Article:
The start of the year is always a good time to look at where you are professionally and to start making plans for how you want your career to unfold for the rest of the year. If you need some inspiration, look no further than these women bosses who have broken the glass ceiling and taken their careers to the next level. Can we say #goals?
1. Natasha Bautista, GrabTaxi Philippines
Natasha Bautista is the epitome of beauty and brains. Not only is she a part-time model with the Professional Models Association of the Philippines (PMAP), but she is also the force behind GrabTaxi Philippines, a popular taxi mobile app business.
During a modeling stint in Kuala Lumpur, Natasha joined MyTeksi Malaysia as an intern, and in less than year, she brought the business to the Philippines and became its Acting General Manager. She also launched GrabCar, the premium service for GrabTaxi, and even conducts the orientations and trainings herself.
2. Jacqe Yuengtian-Gutierrez, Happy Skin
It has always been Jacqe Yuengtian-Gutierrez’s dream to have her own beauty brand that would make women happy. While developing global brands for Unilever, she often interacted with customers who would tell her stories of how beauty products made them happier, more confident, and more in control of their lives. This led to the creation of Happy Skin, a makeup line that offers an entire range of skin-caring cosmetics.
From an initial five counters during their 2013 launch, Happy Skin has now expanded to 50 locations across the country and is a favorite among Filipina beauty enthusiasts.
3. Tal De Guzman, Risque Designs
Before stumbling upon artisanal shoemaking, Tal De Guzman dealt with worker grievances for her family’s construction business in Laguna. But she decided that she wanted to do her own art and enrolled at SOFA Design Institute to kickstart her entrepreneurial pursuits. Her lightbulb moment for Risque Designs came when her imported shoes from Indonesia fell below expectations and she realized that she can make the shoes here.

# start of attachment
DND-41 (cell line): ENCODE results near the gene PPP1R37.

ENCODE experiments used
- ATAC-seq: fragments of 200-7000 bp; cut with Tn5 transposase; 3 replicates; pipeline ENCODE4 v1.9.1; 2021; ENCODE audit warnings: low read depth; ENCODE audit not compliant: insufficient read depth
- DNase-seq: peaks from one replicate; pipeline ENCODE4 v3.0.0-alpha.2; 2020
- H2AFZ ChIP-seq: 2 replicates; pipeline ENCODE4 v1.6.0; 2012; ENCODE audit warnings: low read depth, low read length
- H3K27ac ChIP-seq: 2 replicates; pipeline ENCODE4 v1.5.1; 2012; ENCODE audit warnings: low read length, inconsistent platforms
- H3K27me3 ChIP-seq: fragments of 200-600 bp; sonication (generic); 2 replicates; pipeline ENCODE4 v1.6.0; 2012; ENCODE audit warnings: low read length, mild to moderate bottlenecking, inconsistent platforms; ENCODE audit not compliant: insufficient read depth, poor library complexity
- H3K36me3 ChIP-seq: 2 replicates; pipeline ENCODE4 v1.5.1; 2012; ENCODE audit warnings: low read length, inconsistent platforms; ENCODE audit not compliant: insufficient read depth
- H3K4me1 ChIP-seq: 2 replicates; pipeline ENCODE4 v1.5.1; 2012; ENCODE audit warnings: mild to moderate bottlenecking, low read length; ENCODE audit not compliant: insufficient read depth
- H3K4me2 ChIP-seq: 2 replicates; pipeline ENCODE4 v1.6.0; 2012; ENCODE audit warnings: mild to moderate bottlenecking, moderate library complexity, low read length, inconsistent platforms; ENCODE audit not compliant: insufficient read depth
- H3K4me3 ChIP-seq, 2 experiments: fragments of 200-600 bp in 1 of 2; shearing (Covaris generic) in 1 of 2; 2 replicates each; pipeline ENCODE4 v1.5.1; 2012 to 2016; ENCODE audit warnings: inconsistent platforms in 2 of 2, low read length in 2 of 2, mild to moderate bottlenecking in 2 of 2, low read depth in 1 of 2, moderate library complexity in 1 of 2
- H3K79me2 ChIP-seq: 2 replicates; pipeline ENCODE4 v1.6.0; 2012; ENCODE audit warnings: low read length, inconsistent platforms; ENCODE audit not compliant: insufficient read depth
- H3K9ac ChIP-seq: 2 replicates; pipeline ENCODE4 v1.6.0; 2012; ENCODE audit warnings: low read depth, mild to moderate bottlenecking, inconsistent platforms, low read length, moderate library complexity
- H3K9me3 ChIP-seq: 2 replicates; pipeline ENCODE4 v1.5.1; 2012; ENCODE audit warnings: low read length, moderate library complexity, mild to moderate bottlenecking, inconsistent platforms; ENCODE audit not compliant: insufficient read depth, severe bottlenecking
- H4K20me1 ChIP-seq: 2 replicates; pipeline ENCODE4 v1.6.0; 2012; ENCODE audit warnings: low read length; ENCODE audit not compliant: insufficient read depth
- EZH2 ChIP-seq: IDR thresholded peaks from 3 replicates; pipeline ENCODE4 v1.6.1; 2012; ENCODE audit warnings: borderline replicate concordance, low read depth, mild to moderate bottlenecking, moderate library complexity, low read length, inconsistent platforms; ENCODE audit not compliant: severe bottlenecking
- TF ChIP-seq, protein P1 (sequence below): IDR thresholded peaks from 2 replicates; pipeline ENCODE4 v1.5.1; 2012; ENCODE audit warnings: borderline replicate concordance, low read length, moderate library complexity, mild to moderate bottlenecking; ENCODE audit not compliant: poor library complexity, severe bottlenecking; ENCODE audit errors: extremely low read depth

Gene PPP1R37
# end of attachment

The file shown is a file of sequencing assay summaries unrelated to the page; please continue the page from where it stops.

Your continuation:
Today, Tal partners with different artists such as wood carvers and weavers to make custom-made shoes that are uniquely Filipino.
4. Aisa Mijeno, SALt (Sustainable Alternative Lighting)
Before she was an inventor and entrepreneur, Aisa Mijeno was a corporate warrior for the IT industry. In 2008, she quit the 9-to-5 to become a volunteer and joined Greenpeace Philippines as a direct dialogue campaigner. Her stint at Greenpeace exposed her to the living conditions of poor families in rural areas, particularly those that do not have electricity.
She saw the effort and hard work it took for people to light their homes at night, and this led her to create a lamp that runs on just salt and water. With funding from angel investors, Aisa aims to bring her innovative lamp to poor families across the country.
5. Sophia Amoruso, Nasty Gal
At age 22, Sophia Amoruso opened an eBay store called Nasty Gal Vintage, which sold vintage and designer clothing pieces. With hard work, and the help of social media and free marketing, she was able to grow her humble online shop into a billion-dollar fashion brand.
Due to her business success, The New York Times has dubbed her "the Cinderella of tech." Sophia has also released a bestselling book #GIRLBOSS which is a must-read for any go-getting alpha femme.
6. Hillary Kerr and Katherine Power, WhoWhatWear.com
As former editors at ELLE magazine, Hillary Kerr and Katherine Power are no strangers to the fashion industry. They decided to dabble in digital content by launching Who What Wear, an online fashion magazine in 2006.
What began a simple blog with once a day posts, has now grown into a multi-media brand with 1.2 million subscribers and 31 million social media followers. WhoWhatWear.com is currently the third largest brand on social media which provides expert advice, fashion tips, and insider information to readers around the world.
7. Jess Lee, Polyvore
Jess Lee is far luckier than most women in tech since she grew her career in Google and was under the tutelage of Marissa Mayer. But her big break and rise to CEO fame is all her own doing. While working as a product manager for Google Maps, Jess typically unwinds by creating outfits in the fashion ecommerce site, Polyvore. She is an avid fan but found that the site could still need some major improvements.
She wrote an extensive letter to the Polyvore founders, detailing all her feedback and suggestions. The reply she was got was a job offer–the founders wanted her to come onboard and fix the problems herself. She joined Polyvore as a product manager, growing the company in enormous ways, and now she serves as its CEO.